1. The first caller of the day has a Hen and Chicks plant that has grass growing in it. What can be done to remove the grass? She also has spiders in her lawn, what can she do to control them?

A. Grass-B-Gon is a product that contains the active ingredient Fluazifop. This is a grass herbicide. This product or any others containing Fluazifop can be sprayed directly over broadleaf plants with no damage to the desired plant. The spiders are not an issue outside in the lawn, in fact, they are beneficial. Spiders in the lawn are feeding on insects, many of which cause problems to our plants or bother us. Outside, spiders are beneficial. To keep them from coming indoors, home barrier sprays or tempo can be used around the foundation of the house to keep spiders and insects outside. If there is a fear of spiders, the tempo could be used where the spiders are seen.

2. A caller has a mock orange that has not bloomed for the past few years and now this year it finally is blooming some. Should it be removed? Why hasn’t it been blooming?

A. This could be due to a maturity issue. Many of our woody plants need to become established and get to a certain age before they will begin blooming. It could also be due to pruning time. Mock Orange bushes need to be pruned right after they finish blooming because they bloom on last years growth, or old wood. If they are pruned in the fall or early spring, the blooms would be cut off.

3. When is the proper time to spray for bagworms on blue spruce trees?

A.Spray when the bags are small to get the best control. It is best to spray after the bags emerge in the late spring to early summer but before the bags get longer than 1 inch in length. Mark a branch with a bag on it now and keep checking it to determine when the bags have emerged.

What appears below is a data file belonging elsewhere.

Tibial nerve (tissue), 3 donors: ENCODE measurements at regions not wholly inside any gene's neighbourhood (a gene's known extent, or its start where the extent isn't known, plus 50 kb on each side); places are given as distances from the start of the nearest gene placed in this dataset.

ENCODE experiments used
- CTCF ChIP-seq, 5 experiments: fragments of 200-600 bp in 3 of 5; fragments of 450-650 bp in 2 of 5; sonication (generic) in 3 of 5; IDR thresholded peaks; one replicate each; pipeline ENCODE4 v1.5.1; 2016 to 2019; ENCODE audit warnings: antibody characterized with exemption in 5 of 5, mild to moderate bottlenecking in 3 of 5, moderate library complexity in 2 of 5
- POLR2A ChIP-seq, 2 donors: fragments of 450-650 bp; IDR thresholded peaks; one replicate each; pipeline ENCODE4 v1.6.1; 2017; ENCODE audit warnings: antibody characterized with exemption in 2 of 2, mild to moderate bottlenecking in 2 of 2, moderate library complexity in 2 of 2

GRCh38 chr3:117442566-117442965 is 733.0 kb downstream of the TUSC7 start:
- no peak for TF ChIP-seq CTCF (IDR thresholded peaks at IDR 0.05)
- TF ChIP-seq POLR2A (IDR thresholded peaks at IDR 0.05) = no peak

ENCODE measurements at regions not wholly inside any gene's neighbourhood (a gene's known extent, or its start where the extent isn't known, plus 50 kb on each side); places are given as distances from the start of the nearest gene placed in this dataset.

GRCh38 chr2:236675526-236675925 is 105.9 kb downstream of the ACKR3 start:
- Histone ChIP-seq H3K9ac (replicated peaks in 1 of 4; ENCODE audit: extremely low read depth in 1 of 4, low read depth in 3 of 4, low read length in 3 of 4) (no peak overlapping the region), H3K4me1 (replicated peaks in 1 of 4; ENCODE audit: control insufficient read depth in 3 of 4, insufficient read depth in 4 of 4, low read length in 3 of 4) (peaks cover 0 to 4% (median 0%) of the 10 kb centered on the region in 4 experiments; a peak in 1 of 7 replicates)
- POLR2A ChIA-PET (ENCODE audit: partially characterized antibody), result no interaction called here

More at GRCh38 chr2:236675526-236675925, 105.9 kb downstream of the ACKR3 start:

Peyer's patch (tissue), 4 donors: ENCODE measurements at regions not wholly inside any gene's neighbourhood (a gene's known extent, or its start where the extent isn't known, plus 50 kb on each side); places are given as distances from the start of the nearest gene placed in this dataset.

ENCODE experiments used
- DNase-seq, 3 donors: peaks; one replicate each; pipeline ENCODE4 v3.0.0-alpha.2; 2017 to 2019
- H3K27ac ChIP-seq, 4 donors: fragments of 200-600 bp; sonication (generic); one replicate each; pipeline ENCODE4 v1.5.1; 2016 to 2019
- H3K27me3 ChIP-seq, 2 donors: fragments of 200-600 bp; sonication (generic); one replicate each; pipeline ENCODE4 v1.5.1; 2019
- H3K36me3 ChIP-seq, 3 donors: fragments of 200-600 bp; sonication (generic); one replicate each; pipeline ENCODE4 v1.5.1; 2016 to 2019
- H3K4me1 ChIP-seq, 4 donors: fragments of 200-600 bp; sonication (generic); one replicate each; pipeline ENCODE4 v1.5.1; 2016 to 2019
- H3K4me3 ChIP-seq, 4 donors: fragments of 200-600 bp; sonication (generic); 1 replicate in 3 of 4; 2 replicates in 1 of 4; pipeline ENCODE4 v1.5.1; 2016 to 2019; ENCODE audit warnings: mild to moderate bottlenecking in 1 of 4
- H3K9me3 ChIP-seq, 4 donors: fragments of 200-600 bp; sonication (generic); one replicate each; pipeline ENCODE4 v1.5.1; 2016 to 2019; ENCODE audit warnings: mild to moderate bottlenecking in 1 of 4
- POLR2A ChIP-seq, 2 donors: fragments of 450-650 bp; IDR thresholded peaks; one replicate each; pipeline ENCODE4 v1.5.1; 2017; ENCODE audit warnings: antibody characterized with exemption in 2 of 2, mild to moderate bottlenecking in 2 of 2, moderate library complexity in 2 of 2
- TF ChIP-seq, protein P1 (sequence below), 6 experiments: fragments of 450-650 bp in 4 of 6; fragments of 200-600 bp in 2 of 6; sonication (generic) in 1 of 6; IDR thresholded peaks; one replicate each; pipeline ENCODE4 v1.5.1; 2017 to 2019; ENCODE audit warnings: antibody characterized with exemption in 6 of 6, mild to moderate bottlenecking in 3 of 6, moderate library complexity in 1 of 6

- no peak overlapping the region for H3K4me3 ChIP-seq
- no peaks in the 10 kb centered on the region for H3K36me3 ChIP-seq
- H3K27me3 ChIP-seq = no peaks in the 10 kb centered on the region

4. A caller has 6 table grape plants that had grapes set on. Now the grapes are dropping off and 70% are gone from the plants. What has caused these plants to loose all of the grapes?

A. This could be due to frost damage. Here is a guide from Oregon State University to describe the many factors that can hinder fruit development in grapes.

Forsythia-Richard Elzey, Flickr

Forsythia, Flickr image courtesy of Richard Elzey per CC license

5. Is it too late to prune forsythia this year?

A. It is too late to prune and not cut off any blooms for next year. Spring blooming shrubs should be pruned shortly after they finish blooming for the year. Forsythias bloomed in March this year, so it would already be starting the formation of flower blooms for next year, pruning them now would cut those buds off. If the intent is to just prune a few branches just a little, it wouldn’t impact the overall blooming of the shrub, but pruning too heavily will lead to little or no development of flowers.

6. A caller wondered where they could go to find the wrap around water bags for trees?

A. Local nurseries should carry them or there are many online locations where you can order them. These bags are beneficial to help keep the root ball moist to help get new trees established.

7. Can Grass-B-Gon be used in strawberries or phlox and will preen reduce the number of runners grown off of strawberry plants?

A. Grass-B-Gon is not labeled for use in fruit bearing tree crops and vines. So, it cannot be used in strawberry plants. It would be good to use for grasses growing in phlox and not cause any harm to the phlox. Preen stops the germination of seed to reduce weeds grown from seed in the garden, so it will not harm runners which are growing off an existing plant, not from seed. Check to make sure the preen you are using is labeled for use in strawberries, the general preen is not for use in vegetable gardens.